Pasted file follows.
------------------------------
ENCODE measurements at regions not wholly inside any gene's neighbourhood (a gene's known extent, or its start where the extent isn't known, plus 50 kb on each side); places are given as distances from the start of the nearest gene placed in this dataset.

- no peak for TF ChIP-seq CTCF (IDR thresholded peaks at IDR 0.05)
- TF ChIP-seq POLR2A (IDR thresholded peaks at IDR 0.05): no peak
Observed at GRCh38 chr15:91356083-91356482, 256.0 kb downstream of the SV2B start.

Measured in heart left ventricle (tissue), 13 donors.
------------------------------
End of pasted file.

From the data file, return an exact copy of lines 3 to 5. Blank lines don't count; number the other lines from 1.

- TF ChIP-seq POLR2A (IDR thresholded peaks at IDR 0.05): no peak
Observed at GRCh38 chr15:91356083-91356482, 256.0 kb downstream of the SV2B start.

Measured in heart left ventricle (tissue), 13 donors.